While conducting a workshop on Motivation recently, one of the participants noted he read an article about how our mobile devices are essentially diminishing our ability to be creative. Even worse than this, these devices also appear to be slowly robbing us from one method which helps us to be motivated…daydreaming.
When I started researching more on this topic, I came across an article written last year by John Long who is the Group Creative Director at Ogilvy. He noted that “researchers at the University of Central Lancashire, Penn State University and the University of California, Santa Barbara have all concluded basically the same thing: that it’s not until we’re bored that we tap into our subconscious, and begin to make unusual or unexpected connections.” However, think about it. When you are even slightly bored, what is one of the first things you do? My bet is you reach for your mobile phone or some other type of electronic device to entertain you.
Since I fall into a category professionally which I need to tap into my creative side on a daily basis to do the type of work I do, I have to be highly conscious about limiting my own screen time. This of course takes discipline, but when I am disciplined about doing this, my results are far better, and my creativity soars during these time periods.
Whether or not you are concerned about how your creatively is being impacted by your screen time may or may not be a priority for you. However, independent of the type of work you do, everyone needs to be creative at some point during their day, and there are many benefits to exercising your creativity. Here are some reasons why reducing your screen time can help you to be more creative.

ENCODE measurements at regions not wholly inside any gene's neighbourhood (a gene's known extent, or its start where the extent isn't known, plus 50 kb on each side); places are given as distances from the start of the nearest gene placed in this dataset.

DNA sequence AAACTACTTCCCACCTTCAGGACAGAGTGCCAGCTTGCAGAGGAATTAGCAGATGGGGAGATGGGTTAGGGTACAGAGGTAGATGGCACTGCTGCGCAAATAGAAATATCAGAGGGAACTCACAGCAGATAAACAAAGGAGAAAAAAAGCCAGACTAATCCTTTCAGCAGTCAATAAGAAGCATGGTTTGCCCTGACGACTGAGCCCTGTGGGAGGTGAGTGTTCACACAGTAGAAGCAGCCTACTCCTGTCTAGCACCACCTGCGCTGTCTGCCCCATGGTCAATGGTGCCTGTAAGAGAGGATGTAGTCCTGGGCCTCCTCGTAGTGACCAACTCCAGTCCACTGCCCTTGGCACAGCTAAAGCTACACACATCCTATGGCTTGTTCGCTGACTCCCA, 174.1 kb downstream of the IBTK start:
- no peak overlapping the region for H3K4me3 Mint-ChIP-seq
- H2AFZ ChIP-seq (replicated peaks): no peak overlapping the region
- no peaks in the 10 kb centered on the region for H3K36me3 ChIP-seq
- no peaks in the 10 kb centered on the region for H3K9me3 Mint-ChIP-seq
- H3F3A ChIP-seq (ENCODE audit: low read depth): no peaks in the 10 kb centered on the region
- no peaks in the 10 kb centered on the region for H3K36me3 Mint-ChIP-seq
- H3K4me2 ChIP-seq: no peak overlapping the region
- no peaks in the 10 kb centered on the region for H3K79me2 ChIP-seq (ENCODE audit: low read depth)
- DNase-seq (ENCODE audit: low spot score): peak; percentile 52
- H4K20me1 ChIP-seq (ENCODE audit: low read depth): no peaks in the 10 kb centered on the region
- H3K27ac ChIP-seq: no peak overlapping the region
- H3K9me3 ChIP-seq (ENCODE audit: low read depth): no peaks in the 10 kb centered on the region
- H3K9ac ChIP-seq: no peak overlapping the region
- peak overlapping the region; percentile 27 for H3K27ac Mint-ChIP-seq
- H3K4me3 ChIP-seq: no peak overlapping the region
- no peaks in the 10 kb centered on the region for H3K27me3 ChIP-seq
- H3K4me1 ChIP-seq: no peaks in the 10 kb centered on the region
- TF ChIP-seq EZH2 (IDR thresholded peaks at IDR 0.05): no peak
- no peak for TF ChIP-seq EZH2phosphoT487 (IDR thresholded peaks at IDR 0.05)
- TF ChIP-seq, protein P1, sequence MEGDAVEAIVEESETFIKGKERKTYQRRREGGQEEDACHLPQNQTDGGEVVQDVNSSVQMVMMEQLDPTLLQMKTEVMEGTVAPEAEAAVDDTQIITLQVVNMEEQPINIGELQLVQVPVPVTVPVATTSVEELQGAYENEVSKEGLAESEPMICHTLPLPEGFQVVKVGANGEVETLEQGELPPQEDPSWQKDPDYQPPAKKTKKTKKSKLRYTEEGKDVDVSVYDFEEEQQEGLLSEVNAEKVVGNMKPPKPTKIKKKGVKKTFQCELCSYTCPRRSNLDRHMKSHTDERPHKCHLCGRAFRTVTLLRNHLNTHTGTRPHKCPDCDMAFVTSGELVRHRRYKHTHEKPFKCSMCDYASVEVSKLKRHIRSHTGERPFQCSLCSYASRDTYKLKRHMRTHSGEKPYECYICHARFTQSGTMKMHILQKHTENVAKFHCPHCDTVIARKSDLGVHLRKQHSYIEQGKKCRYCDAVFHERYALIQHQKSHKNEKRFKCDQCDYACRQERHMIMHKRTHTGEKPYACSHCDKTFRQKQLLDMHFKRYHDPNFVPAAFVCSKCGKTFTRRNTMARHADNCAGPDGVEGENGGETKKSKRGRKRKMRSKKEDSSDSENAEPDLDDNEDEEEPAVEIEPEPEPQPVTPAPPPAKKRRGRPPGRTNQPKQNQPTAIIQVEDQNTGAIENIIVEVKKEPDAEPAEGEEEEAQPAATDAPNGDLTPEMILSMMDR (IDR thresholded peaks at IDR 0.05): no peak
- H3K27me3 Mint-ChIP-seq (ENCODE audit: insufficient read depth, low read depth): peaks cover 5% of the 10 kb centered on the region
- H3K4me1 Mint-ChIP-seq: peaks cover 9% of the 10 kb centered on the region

- When you are allowing your mind to think of or do creative things, you are tapping into a part of your brain which when you are staring at your mobile device for hours, does not have a chance to flex its ability to be creative.
- Focusing on doing anything creative, especially if the type of work you do requires immense focus, can help you to be better at the task requiring your hyper focus.
- There are many different types of creative work you can do (e.g., drawing, singing, writing, juggling, cooking) to name some of them, and when you do anything of these creative tasks for a short period of time, it is far more beneficial to your overall mental health versus spending more time staring at your phone.
- Putting down your electronic devices and doing something creative can involve being creative with other people. You do not have to do creative work alone. In fact, it can be more fun to do creative work with other people.
- The more time you allow yourself to flex your creative muscles, the better you will become at that activity, and there is a chance you will want to spend more time doing this activity versus spending that time on your mobile device.
Don’t succumb to allowing your mobile device or other electronic gadgets you favor, to rob or deny you of your creativity ability. Everyone has the ability to be creative, and you have so much more to contribute professionally and personally when you are doing something which is creative.
So, challenge yourself to put down your phone and either take a few minutes to daydream, or do something which would be considered creative. You actually might surprise yourself by how much you enjoy doing this. Best of all, you will begin to build back up your creative brain muscles.
Kathleen E. R. Murphy is the Founder, Chief Performance Strategist and CEO of Market Me Too. She is a Gallup Certified Strengths Finder Coach, author of Wisdom Whisperer, and is a well-respected motivational and social influencer with a global following from her numerous speaking, print, radio and television media appearances.
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